Jan 23 2020

FETC 2020: 8 Ways Administrators Can Support Cybersecurity

A wealth of student data and lack of resources make K–12 schools easy targets for cyberattacks. But leaders can foster collaborative prevention efforts.

For K–12 schools and districts, the work of preventing cyberattacks and staying knowledgeable about cybersecurity does not rest with IT teams alone.

District leaders, for example, lead efforts to build school culture around cybersecurity. They also can support the work of their IT professionals.

“It’s a team effort,” Amy McLaughlin, a consultant and cybersecurity project director for the Consortium for School Networking (CoSN), said recently during the 2020 Future of Education Technology Conference in Miami. “It requires systematic thinking and a systematic approach, changing our culture and how we do things.”

District leaders should also understand that cybersecurity is a people problem, she said. Employees respond to phishing emails or store passwords in easy-to-spot places, such as Post-it notes affixed to monitors. Mischievous students hack into district computers and networks. Educators install software or download unvetted apps.

And while technology can help prevent cybersecurity problems, it can’t solve them, McLaughlin said.

The ongoing cybersecurity woes of K–12 schools and districts aren’t new; headlines trumpet the latest attacks almost daily. Cyberthieves have targeted schools hundreds of times since 2016. Numerous sessions at FETC focused on the topic of cybersecurity in some form.

A Wealth of Data, a Dearth of Resources

Schools are easy and attractive targets for cyberattacks for a number of reasons. Historically, they have a lower level of protection because of funding, McLaughlin said. Staffing is also an issue, with some organizations estimating a shortage of about 500,000 cybersecurity professionals in the U.S. alone.

Another key reason that K–12 schools are a popular target for cyber incidents? Data, McLaughlin said.

Data is valuable on the black market, particularly that of children. Schools collect information such as students’ dates of birth and, sometimes, their Social Security numbers.

“The value of identity is higher for people who do not have a credit history,” McLaughlin said.

The attacks also come at a cost. On the high end, it could cost hundreds of thousands of dollars, or even millions, to mitigate cyberattacks — money districts don’t have just sitting around, McLaughlin said. The incidents also create nonmonetary costs, such as damage to equipment and data integrity, as well as lost confidence in the school district.

Those realities don’t mean K–12 administrators are helpless, nor that leaders who aren’t tech savvy should leave cybersecurity to the IT pros. For example, administrators can go to the CTO or an IT staffer at their schools and ask about what’s being done to prevent attacks, such as phishing, McLaughlin said. What’s not being done that should be?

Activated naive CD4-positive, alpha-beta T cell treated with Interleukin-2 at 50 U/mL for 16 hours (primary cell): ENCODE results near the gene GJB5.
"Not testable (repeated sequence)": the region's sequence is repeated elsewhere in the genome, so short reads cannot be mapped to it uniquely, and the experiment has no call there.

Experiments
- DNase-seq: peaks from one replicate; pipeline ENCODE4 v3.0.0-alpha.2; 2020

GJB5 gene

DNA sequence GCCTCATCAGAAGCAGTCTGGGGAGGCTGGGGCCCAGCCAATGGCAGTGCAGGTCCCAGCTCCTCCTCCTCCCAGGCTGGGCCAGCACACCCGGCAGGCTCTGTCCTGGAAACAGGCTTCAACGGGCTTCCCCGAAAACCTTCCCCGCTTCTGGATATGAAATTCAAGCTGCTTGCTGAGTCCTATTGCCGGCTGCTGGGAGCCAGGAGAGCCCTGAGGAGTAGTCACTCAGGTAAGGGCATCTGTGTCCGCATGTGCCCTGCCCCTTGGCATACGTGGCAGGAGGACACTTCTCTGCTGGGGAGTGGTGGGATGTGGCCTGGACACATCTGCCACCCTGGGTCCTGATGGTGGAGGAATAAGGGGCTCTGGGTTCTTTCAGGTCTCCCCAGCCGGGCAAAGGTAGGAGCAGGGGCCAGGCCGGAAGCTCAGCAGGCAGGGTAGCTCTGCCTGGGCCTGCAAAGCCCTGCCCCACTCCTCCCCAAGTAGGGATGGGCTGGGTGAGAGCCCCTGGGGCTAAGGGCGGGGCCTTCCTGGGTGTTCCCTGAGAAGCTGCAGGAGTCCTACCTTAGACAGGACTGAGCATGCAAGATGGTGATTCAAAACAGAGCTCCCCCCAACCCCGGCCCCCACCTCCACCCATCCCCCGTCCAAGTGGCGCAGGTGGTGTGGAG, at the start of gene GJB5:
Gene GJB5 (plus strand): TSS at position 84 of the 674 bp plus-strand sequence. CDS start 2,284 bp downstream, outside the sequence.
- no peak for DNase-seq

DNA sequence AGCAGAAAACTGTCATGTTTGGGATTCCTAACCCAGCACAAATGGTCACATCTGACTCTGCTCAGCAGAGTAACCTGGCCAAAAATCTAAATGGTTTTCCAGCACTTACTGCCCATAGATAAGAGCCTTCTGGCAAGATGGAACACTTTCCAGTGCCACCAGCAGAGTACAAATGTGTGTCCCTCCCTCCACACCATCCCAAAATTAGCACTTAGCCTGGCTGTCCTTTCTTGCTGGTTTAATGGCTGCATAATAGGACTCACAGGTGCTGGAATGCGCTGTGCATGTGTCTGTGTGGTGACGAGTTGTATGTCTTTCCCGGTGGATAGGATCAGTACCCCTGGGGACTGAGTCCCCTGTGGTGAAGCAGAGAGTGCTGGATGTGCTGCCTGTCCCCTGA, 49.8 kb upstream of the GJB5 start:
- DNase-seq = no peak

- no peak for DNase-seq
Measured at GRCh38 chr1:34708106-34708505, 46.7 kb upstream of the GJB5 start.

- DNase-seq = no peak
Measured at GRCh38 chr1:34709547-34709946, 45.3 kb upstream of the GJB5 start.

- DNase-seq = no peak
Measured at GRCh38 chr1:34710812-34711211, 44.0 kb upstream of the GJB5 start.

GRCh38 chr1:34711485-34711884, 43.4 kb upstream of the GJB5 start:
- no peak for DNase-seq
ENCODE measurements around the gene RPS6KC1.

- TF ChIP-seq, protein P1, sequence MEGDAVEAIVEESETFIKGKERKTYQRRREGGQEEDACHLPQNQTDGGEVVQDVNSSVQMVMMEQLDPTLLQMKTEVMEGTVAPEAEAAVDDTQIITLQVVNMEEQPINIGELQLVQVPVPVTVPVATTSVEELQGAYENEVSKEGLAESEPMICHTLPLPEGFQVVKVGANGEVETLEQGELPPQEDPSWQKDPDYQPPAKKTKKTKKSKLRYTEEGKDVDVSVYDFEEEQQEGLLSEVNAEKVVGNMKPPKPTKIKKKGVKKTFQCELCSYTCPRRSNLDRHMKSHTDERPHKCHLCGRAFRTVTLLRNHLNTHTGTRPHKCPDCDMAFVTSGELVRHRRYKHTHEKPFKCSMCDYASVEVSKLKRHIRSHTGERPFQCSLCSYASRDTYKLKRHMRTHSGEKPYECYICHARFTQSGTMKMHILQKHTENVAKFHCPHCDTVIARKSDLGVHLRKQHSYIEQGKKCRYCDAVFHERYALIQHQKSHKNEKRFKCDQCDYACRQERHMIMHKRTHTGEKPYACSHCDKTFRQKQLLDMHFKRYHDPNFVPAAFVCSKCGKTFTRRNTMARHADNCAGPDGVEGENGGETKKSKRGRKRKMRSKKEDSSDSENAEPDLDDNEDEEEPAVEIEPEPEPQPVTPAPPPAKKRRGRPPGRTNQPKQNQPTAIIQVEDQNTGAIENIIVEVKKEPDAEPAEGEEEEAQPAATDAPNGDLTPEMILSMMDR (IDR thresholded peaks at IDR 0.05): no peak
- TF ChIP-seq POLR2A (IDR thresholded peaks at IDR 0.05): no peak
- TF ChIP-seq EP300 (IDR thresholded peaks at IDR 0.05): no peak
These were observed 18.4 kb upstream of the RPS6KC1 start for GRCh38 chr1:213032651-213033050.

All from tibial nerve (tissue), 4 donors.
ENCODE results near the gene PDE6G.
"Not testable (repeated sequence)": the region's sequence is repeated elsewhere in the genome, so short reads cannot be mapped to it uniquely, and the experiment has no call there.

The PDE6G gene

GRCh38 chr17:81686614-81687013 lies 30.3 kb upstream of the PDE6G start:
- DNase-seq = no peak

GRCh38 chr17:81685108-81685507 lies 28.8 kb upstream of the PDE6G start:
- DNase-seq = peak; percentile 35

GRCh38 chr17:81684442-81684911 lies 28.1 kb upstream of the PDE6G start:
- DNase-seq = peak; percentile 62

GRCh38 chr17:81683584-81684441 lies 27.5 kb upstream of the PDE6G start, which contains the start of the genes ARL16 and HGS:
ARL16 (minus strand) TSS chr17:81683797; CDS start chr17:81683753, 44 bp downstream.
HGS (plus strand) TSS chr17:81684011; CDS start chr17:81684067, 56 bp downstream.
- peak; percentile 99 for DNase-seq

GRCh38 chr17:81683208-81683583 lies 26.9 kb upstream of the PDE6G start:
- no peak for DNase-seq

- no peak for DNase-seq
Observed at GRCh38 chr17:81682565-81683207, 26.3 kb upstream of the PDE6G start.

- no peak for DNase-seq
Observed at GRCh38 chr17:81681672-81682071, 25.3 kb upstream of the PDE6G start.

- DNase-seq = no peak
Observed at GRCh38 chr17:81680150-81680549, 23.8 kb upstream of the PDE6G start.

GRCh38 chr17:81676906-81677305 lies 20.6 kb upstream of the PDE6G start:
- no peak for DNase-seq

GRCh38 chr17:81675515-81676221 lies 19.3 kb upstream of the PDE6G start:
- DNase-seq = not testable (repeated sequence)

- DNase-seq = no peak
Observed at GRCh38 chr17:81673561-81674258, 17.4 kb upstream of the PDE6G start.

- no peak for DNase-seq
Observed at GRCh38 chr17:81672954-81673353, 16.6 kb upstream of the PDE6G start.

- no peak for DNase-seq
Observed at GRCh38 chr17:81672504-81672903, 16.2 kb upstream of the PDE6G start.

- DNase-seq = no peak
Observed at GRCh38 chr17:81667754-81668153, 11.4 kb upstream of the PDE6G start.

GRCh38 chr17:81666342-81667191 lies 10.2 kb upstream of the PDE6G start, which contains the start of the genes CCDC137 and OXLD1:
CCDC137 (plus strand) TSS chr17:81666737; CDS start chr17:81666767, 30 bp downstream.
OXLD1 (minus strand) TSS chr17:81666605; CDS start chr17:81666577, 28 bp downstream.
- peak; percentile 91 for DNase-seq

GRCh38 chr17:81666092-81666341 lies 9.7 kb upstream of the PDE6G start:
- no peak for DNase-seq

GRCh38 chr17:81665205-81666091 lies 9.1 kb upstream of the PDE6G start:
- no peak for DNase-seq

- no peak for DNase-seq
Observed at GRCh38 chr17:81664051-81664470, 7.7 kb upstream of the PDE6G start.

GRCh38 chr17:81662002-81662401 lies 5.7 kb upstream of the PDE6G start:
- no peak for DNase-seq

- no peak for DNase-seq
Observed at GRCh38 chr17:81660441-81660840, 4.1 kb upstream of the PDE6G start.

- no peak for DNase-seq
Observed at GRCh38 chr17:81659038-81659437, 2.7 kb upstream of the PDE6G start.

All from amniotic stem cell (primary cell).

CHECK IT OUT: A data privacy expert shares best practices for preventing cyberattacks against schools.

How to Build a Security Culture

Here are some additional steps administrators can take to get involved in cybersecurity:

  1. Educate yourself. Cybersecurity is not a one-stop process, and instead requires continuous learning, McLaughlin said: “There are always new, interesting and weird things people do to get into the system.”
  2. Model secure behaviors. “If your password is stuck to your monitor,” McLaughlin said, “why would you expect anyone else to do anything differently?”
  3. Train your staff. Understand that the training won’t be “one and done,” McLaughlin said. The training doesn’t have to be long, but it should be ongoing and progressive so the information sticks.
  4. Demonstrate interest. Ask questions, learn, connect with other people in the district and invest, McLaughlin said. One of the cheapest things that staff can do to protect computer devices is to remove administrative rights, even from administrators such as principals, restricting or limiting permissions for actions such as software installation, she said.
  5. Integrate cybersecurity and cyber safety with other components of learning. “Cybersecurity is a part of everything we do now,” McLaughlin said.
  6. Support your IT staffers. They can’t control cybersecurity alone and they shouldn’t try to, McLaughlin said. IT staffers need to be part of a community and an integrated approach, she said. Ask about ways to help them.
  7. Sponsor and participate in training. For example, administrators can give a cybersecurity scenario and have people discuss how to respond. It’s like practicing for a fire evacuation, McLaughlin said. These conversations help reveal holes in the process and don’t require knowledge of technology.
  8. Transform the culture to embrace, welcome and support good actions around security. Praise people when they do the correct things, such as having strong passwords and locking screens.

EdTech is covering FETC, so keep an eye on this page for conference coverage. Follow @EdTech_K12 on Twitter for live updates, and join the conversation at #FETC

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